Erin is an environmentally conscious mother of two, who agreed to sit down with us to talk about her experiences in therapy.
What drove you to seek therapy in the first place?
The first time I went to seek therapy, it was to help me cope with my brother’s death. I usually go 3-4 times per issue – that was the first time, so let’s say I went 3 times for that one. And then I went 3 times because I was having challenges with my marriage. I went to therapy with my son – we went a lot of times, like 6 or 7 times. Those are the ones I can think of.
In general, have you found therapy to be helpful?
Yes, I have. Different therapists have been helpful in different ways, and some have been less helpful. There was one who did not help at all. The times that it has been helpful, I feel like therapists have given me a different perspective on my issues and have helped me see them in a more healthy way. Like, one of my therapists really gave me a lot of really helpful tools because I was in kind of a depression and hadn’t realized it.
He made me notice that I had taken on the mindset that things are personal, pervasive, or permanent. If something is personal, you’re like “this is about me. It only happens to me.” If it is pervasive, then it leaks into every other part of your life, so you think you’re a failure at everything. If it is permanent, I think that if I fail at something now, then I will always be a failure at it. I was in this mindset of taking things personally, pervasively, or permanently. He made me realize that I was doing this. It helped me to consider that this didn’t work for me this one time, but that doesn’t necessarily mean that something is super flawed with me or that it will always be this way. So it was really helpful for him to point that out.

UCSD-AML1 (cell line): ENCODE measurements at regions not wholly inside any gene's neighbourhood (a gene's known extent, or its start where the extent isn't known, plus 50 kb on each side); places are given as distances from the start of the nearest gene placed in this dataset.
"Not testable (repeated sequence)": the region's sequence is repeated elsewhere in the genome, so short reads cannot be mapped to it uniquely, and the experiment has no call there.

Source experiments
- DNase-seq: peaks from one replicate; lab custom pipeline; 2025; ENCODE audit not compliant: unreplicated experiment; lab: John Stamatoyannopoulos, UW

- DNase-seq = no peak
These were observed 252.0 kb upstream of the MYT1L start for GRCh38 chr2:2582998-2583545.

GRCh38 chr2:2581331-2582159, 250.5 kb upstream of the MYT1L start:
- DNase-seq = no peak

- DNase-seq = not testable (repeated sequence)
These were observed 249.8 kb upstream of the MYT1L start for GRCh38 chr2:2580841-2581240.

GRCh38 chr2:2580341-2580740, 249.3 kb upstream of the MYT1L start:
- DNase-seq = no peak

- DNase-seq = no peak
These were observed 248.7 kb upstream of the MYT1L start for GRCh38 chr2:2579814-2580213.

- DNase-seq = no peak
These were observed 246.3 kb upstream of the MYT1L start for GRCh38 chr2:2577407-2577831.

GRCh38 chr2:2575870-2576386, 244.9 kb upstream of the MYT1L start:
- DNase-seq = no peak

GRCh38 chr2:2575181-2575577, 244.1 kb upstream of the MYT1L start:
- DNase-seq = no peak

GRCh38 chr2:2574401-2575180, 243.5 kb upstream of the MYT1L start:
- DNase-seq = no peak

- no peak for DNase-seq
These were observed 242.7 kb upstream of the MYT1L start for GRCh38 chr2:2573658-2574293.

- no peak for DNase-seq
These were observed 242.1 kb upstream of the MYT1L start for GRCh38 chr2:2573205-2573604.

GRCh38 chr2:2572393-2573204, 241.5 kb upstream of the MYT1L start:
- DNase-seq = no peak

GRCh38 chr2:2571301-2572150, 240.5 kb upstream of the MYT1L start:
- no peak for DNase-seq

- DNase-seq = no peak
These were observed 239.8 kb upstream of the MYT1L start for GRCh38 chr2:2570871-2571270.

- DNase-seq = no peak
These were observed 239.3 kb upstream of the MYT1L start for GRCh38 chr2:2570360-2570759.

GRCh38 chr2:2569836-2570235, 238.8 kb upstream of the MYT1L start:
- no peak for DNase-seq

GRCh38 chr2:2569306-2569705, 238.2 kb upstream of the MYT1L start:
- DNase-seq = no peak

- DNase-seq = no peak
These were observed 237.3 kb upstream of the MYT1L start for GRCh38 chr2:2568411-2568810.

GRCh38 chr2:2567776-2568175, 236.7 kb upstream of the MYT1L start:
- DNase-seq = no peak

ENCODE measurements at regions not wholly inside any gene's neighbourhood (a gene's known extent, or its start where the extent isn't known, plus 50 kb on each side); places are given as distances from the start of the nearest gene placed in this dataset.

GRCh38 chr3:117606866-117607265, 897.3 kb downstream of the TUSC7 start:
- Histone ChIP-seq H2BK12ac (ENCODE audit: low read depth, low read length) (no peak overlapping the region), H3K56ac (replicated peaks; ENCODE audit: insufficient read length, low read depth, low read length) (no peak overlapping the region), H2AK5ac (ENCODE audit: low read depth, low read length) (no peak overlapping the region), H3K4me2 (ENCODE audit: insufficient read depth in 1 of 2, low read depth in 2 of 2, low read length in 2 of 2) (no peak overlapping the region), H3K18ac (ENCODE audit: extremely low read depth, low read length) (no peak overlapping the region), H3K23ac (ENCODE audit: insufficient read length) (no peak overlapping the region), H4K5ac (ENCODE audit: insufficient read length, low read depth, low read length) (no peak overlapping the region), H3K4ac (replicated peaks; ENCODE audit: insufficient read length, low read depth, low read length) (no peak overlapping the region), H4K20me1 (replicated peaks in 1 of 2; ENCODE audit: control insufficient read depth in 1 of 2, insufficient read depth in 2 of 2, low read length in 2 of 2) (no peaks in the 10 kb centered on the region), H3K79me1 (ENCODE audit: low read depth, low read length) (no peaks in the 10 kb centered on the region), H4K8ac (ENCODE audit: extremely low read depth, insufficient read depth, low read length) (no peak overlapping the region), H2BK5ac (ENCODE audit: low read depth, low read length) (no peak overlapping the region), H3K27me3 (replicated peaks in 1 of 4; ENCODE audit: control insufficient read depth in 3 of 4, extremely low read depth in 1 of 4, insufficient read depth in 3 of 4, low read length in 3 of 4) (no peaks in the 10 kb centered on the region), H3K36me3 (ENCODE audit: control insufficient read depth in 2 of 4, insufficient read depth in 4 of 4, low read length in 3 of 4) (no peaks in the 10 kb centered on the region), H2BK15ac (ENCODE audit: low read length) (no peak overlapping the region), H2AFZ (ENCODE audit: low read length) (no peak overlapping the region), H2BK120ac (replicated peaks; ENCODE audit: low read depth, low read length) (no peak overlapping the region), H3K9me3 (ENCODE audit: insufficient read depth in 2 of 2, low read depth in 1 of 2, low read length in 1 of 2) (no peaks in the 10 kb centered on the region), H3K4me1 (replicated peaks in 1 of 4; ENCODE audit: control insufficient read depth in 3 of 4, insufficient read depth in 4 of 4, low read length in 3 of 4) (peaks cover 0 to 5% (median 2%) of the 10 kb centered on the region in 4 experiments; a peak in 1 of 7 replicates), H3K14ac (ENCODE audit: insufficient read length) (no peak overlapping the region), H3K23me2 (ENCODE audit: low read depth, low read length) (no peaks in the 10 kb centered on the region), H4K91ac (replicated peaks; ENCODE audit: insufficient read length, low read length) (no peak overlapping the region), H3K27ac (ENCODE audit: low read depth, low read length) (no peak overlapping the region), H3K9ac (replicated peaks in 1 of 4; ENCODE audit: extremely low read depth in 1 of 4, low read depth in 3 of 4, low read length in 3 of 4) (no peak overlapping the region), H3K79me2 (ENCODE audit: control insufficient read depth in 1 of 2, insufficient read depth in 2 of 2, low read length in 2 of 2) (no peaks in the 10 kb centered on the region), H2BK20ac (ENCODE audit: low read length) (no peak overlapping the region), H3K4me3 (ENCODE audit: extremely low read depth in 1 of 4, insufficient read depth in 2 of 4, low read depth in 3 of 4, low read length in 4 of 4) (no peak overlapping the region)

Did he give you any coping mechanisms to help you change your thought process?
Yes, he gave me a sheet – I don’t think I still have it. I forget what they’re called, but he gave me a sheet of unhealthy heuristics. And I wasn’t doing all of them. They are heuristics that you go to mentally, which aren’t healthy and aren’t good for mental health. So he gave me this sheet. On the left, it listed these heuristics that we can fall into when we’re depressed or anxious or hopeless. On the right side, it listed things that we can do to counteract this heuristic. For me, I would tell myself that this is not permanent. It will not always be this way and this is not because I am a super flawed person and this does not extend into every part of my life. So that was super helpful!
I had another therapist who I saw when I was younger who gave me really good tools for how to be married. She helped me to not be upset and hurt with that relationship. She gave me some tools for coping in a more healthy way. It was probably because I was being really passive aggressive, which doesn’t do anybody any good. It was a little healthier to say “this is a problem and I don’t like this and here is what I am going to do about it” instead of handling it by being passive aggressive. That therapist gave me back a sense of control. Maybe that is a good overall theme that the therapist gave me back a sense of overall self control, which I can easily lose when I am depressed.
What would you tell someone else about therapy?
I would tell them that it made my life better. My therapist made my life more enjoyable, more joyful, and gave me back my sense of worth.
Big thank you to Erin for her honesty and willingness to sit down for an interview. Check out Part 2 of Erin’s story Here.